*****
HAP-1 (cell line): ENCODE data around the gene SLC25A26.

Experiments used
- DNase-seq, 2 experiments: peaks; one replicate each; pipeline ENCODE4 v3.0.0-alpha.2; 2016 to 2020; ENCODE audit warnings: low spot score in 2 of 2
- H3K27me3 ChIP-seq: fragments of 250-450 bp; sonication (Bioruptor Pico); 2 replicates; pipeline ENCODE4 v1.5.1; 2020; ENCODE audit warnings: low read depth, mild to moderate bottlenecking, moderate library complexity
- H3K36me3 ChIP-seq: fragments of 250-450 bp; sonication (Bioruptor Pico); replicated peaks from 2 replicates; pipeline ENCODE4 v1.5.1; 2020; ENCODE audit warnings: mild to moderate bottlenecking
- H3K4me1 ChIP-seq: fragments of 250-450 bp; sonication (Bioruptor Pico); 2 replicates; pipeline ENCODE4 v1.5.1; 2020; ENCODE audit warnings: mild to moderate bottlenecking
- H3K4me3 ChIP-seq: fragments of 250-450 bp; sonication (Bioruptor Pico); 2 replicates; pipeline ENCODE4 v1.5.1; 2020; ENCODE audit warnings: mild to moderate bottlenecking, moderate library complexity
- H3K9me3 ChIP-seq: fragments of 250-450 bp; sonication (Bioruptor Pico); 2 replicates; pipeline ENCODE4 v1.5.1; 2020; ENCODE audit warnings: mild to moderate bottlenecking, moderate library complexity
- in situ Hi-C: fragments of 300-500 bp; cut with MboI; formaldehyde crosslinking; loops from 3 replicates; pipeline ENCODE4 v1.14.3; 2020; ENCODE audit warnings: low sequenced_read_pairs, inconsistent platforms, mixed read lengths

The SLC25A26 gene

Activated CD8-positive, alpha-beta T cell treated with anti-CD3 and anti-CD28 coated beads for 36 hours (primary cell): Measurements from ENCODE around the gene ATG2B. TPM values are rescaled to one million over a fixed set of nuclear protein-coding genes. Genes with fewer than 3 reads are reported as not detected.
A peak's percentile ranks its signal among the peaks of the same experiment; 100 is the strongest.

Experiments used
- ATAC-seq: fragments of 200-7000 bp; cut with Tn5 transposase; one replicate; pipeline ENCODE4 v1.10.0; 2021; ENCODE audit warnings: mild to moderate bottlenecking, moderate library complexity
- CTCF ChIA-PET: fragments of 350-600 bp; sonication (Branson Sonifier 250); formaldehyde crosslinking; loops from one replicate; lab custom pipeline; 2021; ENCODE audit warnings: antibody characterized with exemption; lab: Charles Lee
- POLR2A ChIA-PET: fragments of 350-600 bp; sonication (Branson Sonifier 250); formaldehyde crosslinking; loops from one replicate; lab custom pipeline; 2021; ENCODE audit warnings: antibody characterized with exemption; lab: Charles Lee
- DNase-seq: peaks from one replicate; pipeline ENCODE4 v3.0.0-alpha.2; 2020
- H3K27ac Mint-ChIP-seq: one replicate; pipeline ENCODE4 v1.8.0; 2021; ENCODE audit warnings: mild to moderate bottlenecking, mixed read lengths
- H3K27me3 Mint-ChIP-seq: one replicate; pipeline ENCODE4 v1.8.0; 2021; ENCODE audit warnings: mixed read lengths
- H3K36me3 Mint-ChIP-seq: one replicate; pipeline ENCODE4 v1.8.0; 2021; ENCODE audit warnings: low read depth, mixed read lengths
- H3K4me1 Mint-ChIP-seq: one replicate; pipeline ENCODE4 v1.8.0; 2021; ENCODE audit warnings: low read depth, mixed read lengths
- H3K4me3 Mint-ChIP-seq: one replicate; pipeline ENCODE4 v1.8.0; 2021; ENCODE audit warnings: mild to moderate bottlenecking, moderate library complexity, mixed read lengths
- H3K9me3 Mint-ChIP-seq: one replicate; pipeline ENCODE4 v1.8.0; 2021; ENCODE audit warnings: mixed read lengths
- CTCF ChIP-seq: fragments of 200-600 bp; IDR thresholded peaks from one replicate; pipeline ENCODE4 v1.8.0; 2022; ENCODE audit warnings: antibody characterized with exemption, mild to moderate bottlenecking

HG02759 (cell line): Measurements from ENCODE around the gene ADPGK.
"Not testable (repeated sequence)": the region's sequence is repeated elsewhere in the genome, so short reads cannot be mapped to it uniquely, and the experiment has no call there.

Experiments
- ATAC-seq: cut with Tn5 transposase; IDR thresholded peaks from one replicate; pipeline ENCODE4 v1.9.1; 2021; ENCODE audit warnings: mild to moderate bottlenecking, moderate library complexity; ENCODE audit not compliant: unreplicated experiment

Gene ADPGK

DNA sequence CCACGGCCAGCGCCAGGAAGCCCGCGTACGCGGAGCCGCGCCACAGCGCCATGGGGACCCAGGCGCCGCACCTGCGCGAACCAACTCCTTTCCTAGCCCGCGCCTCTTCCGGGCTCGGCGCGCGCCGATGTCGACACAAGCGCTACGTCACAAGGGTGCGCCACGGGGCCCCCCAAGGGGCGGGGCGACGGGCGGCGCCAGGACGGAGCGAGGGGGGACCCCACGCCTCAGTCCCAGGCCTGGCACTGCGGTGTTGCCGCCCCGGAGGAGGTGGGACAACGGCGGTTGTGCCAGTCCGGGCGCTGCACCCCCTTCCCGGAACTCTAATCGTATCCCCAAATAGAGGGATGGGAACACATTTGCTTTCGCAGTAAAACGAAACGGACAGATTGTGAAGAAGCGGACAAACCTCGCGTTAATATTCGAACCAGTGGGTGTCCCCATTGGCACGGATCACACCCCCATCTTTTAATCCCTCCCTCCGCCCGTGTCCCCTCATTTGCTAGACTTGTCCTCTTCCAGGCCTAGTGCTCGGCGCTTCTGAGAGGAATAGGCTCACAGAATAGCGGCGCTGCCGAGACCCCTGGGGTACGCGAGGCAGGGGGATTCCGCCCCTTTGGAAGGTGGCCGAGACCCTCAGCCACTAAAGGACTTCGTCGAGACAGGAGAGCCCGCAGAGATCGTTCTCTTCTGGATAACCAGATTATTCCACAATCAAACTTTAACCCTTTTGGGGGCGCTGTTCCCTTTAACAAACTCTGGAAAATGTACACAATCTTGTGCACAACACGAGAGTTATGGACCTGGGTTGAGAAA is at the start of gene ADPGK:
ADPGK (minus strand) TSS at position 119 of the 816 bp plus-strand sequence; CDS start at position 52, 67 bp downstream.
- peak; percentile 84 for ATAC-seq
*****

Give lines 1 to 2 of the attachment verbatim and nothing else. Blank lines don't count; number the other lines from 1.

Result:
HAP-1 (cell line): ENCODE data around the gene SLC25A26.

Experiments used